Objectives: Using data from an international collaborative research project on youth resilience in the context of migration, this study aims to investigate how different acculturation patterns (i.e. integration, assimilation, separation and marginalization) influence the mental health of migrant youth, and whether resilience might function as a mediator in the association between acculturation and mental health. Study design: A cross-sectional pilot study conducted in six countries employing a common survey questionnaire. Methods: The study sample was 194 youths aged 10–17 years (median = 13.6) from six countries (Australia, Canada, China, New Zealand, South Africa, and United Kingdom) and included cross-border and internal migrants. Mental health and well-being was measured by the Warwick–Edinburgh Mental Well-Being Scale (WEMWBS). Resilience was measured by the Child and Youth Resilience Measure-28 (CYRM-28). Acculturation was assessed using the Acculturation, Habits, and Interests Multicultural Scale for Adolescents (AHIMSA). Multivariate regression and path analysis were performed to examine the hypothesized mediation model. Results: Resilience scores correlated strongly with mental health and well-being. Acculturation exerted no significant direct effects on the mental health of migrant youths. Nevertheless, compared to youths who were integration-oriented, assimilation-oriented youths tended to exhibit lower levels of resilience, resulting in poorer mental health. Compared to youths from other countries, migrant youths from China also reported lower levels of resilience, which led to poorer mental health outcome. Conclusion: Acculturation plays a significant role in the mental health of migrant youth, with different acculturative orientations exhibiting different influences through the mediation effect of resilience. Fostering resilience and facilitating integration-oriented acculturation are recommended public health strategies for migrant youth.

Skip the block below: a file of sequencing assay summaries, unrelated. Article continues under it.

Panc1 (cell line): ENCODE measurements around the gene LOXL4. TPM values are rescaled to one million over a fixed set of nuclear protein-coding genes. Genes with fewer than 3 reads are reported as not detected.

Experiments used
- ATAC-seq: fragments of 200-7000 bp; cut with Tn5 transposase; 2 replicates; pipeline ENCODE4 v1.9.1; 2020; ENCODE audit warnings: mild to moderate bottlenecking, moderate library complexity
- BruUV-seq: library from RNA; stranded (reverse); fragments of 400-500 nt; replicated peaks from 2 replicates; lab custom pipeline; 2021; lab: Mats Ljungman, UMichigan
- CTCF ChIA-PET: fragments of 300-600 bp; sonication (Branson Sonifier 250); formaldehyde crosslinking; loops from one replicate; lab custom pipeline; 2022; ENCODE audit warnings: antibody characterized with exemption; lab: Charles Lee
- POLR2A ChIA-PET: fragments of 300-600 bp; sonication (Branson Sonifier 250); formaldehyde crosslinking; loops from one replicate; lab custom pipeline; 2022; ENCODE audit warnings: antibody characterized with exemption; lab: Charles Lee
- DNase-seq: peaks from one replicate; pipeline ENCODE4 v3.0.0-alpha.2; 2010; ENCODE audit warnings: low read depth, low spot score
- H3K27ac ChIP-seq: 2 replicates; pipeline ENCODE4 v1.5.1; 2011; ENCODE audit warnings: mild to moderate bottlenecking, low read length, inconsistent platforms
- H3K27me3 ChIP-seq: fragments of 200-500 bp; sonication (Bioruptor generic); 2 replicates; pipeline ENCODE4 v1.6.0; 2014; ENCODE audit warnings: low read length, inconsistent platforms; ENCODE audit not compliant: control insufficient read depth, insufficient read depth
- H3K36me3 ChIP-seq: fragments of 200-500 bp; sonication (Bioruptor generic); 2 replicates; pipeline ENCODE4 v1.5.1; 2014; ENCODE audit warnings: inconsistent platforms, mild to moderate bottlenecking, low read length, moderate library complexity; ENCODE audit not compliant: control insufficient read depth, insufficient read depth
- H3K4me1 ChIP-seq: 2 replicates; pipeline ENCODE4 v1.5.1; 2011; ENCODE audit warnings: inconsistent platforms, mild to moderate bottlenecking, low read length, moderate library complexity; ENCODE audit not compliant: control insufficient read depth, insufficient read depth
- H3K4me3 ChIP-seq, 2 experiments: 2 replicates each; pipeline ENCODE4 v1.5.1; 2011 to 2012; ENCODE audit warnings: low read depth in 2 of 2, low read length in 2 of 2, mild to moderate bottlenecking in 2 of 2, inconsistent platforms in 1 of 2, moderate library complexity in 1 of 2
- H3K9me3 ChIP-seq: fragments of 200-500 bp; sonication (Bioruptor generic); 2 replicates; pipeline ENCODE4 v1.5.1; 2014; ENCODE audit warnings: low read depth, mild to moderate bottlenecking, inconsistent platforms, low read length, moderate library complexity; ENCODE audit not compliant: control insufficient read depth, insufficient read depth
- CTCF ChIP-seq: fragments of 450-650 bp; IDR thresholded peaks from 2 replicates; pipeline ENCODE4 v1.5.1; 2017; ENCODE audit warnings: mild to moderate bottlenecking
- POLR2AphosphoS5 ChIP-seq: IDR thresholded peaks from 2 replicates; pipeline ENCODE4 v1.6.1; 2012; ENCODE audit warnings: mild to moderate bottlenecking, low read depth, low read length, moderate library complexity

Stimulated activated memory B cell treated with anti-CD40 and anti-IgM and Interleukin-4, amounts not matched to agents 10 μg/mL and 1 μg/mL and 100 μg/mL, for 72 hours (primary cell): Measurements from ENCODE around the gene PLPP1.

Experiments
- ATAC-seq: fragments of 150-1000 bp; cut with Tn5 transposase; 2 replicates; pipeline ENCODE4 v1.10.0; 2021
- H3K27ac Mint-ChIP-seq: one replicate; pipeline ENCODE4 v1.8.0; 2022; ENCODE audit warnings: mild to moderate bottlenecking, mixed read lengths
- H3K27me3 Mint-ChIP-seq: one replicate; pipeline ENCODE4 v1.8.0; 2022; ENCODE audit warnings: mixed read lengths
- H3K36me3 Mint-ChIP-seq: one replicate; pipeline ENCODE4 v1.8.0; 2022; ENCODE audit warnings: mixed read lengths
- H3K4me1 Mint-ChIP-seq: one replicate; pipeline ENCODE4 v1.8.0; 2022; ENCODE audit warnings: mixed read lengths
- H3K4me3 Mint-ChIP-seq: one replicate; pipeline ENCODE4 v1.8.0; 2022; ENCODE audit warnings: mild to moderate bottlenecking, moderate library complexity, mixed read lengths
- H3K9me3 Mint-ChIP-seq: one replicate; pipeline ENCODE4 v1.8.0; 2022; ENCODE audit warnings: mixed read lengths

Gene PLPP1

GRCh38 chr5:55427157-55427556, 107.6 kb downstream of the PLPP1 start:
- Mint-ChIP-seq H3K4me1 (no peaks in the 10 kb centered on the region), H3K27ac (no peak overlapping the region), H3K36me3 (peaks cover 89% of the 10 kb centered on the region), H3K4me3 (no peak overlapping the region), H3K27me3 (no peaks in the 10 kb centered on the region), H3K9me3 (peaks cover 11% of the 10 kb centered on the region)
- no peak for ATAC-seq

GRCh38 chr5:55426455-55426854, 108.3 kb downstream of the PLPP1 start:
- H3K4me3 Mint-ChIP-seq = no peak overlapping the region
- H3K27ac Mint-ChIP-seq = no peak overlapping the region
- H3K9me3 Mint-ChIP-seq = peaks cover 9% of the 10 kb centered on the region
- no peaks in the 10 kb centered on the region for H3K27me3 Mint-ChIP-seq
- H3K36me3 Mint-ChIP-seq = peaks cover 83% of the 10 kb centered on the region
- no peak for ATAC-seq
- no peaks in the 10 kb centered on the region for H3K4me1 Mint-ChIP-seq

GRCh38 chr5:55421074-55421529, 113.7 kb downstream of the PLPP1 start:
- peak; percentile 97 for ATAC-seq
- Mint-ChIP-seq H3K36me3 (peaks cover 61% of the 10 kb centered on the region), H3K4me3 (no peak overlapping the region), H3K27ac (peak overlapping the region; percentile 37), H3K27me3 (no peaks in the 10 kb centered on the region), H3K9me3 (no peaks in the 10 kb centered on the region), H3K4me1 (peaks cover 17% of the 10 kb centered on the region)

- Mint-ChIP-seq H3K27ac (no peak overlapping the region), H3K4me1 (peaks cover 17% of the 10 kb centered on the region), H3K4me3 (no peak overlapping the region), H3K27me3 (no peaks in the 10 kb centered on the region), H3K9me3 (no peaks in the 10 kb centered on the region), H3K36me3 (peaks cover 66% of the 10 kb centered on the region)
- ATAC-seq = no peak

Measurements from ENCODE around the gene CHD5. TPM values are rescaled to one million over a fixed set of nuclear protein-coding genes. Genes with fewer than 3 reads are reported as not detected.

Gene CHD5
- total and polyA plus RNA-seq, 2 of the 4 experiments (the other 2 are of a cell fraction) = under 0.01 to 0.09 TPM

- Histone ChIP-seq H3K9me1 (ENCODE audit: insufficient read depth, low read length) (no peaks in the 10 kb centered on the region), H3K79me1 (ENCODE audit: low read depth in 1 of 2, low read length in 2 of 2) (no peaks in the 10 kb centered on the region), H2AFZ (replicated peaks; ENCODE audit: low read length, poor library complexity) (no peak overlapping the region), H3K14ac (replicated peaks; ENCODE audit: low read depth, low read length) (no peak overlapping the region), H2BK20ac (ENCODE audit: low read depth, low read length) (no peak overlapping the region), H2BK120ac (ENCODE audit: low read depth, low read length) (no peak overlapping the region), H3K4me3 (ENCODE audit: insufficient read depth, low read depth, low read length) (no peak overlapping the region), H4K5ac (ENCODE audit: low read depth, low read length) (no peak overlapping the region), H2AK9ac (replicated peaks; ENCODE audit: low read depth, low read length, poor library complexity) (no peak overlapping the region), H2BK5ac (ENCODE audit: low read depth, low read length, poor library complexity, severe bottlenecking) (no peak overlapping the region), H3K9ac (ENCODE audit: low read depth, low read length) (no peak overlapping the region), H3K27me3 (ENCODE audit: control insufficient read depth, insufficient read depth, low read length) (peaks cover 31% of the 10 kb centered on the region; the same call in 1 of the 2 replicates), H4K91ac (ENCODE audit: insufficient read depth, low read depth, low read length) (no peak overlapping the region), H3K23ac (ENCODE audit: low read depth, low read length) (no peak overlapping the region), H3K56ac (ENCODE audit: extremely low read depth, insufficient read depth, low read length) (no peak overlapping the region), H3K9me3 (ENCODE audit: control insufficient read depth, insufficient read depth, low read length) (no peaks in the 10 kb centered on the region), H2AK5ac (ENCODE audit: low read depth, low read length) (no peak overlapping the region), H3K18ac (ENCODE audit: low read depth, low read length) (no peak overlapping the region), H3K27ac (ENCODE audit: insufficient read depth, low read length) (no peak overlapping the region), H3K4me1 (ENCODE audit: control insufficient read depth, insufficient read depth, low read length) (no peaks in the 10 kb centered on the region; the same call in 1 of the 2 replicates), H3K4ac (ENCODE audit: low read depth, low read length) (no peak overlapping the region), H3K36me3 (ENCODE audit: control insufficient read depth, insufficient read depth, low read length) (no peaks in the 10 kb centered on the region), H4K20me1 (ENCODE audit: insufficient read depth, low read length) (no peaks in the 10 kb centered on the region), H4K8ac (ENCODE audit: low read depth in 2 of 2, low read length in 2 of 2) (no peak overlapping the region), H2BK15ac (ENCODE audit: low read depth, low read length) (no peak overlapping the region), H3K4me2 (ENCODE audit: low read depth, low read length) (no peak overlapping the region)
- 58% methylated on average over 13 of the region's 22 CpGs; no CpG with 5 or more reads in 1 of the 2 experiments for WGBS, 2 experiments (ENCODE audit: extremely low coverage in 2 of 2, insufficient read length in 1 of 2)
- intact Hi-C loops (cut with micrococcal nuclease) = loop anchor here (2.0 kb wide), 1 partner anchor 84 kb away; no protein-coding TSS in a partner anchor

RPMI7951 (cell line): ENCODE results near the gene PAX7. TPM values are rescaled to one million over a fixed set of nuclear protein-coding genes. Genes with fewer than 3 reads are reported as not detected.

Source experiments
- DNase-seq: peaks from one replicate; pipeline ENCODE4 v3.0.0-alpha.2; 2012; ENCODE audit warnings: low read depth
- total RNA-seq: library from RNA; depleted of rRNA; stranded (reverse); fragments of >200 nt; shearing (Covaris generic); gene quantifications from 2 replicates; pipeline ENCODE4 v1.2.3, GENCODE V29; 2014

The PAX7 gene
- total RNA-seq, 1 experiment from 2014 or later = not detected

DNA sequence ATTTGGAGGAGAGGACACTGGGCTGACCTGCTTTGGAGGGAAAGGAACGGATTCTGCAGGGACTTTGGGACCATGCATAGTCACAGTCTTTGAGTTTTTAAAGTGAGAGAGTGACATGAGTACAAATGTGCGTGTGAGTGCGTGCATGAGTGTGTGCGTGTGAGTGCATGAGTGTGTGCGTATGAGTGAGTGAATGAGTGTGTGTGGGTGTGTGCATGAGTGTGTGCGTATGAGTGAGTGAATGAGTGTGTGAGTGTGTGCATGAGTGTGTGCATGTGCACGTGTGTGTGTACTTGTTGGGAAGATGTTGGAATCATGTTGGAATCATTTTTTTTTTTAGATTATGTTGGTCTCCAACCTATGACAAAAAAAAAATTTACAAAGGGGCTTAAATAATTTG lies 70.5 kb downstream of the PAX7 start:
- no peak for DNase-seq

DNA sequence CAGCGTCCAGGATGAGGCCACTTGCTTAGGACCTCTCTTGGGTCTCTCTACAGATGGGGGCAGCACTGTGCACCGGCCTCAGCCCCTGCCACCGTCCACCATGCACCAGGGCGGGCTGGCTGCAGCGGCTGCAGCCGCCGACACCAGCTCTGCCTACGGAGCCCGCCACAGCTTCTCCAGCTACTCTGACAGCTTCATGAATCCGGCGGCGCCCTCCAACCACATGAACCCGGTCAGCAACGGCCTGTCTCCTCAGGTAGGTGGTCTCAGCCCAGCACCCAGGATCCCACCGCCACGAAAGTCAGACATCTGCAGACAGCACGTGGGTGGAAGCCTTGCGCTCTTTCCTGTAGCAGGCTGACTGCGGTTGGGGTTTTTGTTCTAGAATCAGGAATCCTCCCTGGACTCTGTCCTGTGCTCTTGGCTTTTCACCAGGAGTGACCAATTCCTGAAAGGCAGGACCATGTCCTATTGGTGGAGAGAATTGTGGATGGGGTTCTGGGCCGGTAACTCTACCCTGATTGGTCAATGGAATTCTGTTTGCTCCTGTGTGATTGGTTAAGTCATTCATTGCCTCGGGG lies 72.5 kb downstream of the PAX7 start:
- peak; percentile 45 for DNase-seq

- Mental health
ASJC Scopus subject areas
- Public Health, Environmental and Occupational Health